October 29, 2006
Maybe it’s the long nights and the way the leaves look falling from the trees, but television has been getting nostalgic of late. Autumn is usually a second spring for TV, when a new wave of fresh vegetation begins to appear after the summer drought, but the biggest story this season has been the sudden reappearance of fondly remembered programmes we thought had died off for good long ago, flowering briefly up again in a way that makes the surrounding shrubbery look undernourished. The recent reprisals of Cracker and Prime Suspect might not have been quite as strong as their glory days, but any weaknesses in plotting were made up for by the intense displays of deep-rooted acting, characterisation and feeling, and by the sense that this might be the last chance to see them. Who’s coming along to replace Fitz Fitzgerald and Jane Tennison? The guy Robson Greene plays in Wire in the Blood? Caroline Quentin in Blue Murder?
Now the I Love the 1990s party continues with the reappearance of The Royle Family, which pops back to say Hello, I Must Be Going with a one-off special that, if anything, hits home with a more shamelessly devastating emotional force than either of the moody dramas mentioned above.
It’s been six years since we last set foot in Jim and Barbara Royle’s house. Baby David is seven now and Denise is pregnant again, but, gloriously, not much has really changed. Certainly, Jim hasn’t changed his shirt or jeans, he never did quite get around to finishing stripping that wallpaper, and the radio still somehow always seems to be playing exactly the right song to fit the moment, whether it’s Johnny Cash or Doris Day or I Wanna Be Like You from The Jungle Book.
But there are two significant alterations to the familiar landscape of their living room. The TV set has mutated into a huge, flat screen job, as TV sets do. And behind Jim’s armchair, where the dining table used to be, now sits a bed in which, as you realise when her white-haloed head rises up over his shoulder like the ghost of Christmas past, Barbara’s mother Norma – Nana to you and me and everyone else invited in, including neighbour Cheryl’s string of one-date boyfriends – has taken up permanent residence, armed with a special magnifying lens so she can see what’s going on. She is, in case the subtitle has had you puzzled, The Queen of Sheba. Or Bloody Sheba, as Jim would have it.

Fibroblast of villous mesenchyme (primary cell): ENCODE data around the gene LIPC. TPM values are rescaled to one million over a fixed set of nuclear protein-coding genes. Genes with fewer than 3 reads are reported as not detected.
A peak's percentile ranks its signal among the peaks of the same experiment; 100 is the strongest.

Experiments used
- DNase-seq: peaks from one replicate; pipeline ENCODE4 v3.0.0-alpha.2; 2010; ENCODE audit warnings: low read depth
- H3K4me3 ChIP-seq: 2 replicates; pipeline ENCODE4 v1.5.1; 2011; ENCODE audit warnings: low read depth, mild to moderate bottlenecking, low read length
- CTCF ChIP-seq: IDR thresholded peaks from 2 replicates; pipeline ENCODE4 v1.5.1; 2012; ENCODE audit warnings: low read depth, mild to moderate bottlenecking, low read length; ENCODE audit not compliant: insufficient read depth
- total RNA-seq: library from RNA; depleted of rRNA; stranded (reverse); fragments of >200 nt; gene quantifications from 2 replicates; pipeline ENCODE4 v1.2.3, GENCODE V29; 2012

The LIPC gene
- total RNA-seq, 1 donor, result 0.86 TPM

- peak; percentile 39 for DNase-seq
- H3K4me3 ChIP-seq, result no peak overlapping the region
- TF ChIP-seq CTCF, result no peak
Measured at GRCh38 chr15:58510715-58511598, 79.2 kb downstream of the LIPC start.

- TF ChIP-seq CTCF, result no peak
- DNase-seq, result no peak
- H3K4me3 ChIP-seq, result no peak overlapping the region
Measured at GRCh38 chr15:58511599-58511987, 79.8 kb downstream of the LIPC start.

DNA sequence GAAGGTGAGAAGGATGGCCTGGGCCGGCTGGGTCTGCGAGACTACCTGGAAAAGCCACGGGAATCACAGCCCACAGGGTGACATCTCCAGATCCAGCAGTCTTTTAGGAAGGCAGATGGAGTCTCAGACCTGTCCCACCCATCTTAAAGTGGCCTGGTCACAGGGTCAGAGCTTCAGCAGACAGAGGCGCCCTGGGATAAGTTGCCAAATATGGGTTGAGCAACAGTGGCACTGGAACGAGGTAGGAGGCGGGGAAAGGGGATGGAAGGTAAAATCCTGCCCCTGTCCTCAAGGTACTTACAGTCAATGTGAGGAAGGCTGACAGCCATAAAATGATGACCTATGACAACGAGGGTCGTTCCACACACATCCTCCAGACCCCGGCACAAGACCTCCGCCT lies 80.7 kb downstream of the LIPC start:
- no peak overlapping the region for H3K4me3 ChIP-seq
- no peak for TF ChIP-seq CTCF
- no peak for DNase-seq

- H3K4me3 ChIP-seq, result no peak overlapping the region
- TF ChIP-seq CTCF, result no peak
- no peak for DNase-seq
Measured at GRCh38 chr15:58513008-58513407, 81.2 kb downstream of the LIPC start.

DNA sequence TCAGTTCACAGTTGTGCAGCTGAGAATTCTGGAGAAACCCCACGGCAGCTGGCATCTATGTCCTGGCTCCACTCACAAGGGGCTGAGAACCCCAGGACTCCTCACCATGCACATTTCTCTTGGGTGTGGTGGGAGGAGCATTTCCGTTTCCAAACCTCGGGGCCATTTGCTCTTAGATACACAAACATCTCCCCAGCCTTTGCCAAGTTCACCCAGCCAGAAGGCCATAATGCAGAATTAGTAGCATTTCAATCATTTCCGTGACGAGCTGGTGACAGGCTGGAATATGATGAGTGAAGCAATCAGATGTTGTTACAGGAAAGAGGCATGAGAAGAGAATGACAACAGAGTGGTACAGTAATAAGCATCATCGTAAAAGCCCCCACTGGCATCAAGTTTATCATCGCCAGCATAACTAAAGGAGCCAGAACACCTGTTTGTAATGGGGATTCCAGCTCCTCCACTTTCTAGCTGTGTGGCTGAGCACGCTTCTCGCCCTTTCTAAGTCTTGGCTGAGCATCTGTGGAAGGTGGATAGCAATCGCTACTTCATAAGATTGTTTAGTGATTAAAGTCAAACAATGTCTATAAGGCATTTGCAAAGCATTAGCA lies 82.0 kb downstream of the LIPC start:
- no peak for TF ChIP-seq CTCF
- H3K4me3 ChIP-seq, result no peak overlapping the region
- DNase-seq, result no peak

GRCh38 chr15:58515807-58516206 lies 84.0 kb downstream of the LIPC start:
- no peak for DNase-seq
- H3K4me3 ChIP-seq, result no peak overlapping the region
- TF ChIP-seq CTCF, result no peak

How things stay the same as they change has always been the underlying theme and, along with the way it transforms your TV screen from a window into a mirror, the biggest joke of The Royle Family. What happens in Jim’s front room isn’t all that different from what happened in the front rooms he grew up in during the forties and fifties, something you sense most keenly when he loosens his tie and gets his banjo out amid the teacups and empty cans at family gatherings.
That sense of stasis is carried through into the deceptively slow pacing, the Jim Jarmusch-like tempo that, allied with the single-camera look and the pointed absence of a laughtrack, made the programme feel like a sitcom revolution when it first appeared in 1998. Unafraid to go slow, confident that what it’s showing you is worth taking time to look at. Whether this will be the last time Caroline Aherne and Craig Cash write an episode only time will tell, but the valedictory mood is strengthened by how they factor in a greatest-hits set, not only by repeating that famous wallpaper stripping routine with a spot of laminate flooring, but in stretching the slowness out to its extreme. Despite Ricky Tomlison’s ferociously committed bursts of raucous coarseness as Jim, the most hilarious gag simply involves Cash reading aloud from a book, a moment they manage to sustain for well over two minutes without anything else happening at all, and which had tears streaming down my face after 15 seconds.
And, be warned – the Royles have never been squeamish about tears, tenderness and sentiment, in the same way they’ve never been particular about what they do in their kitchen sink. Because time is wearing on, after all. You’ll laugh, you’ll cry, maybe at the same time. It’s glorious. God save them. All that remains to be said is “Trevor McDonald.”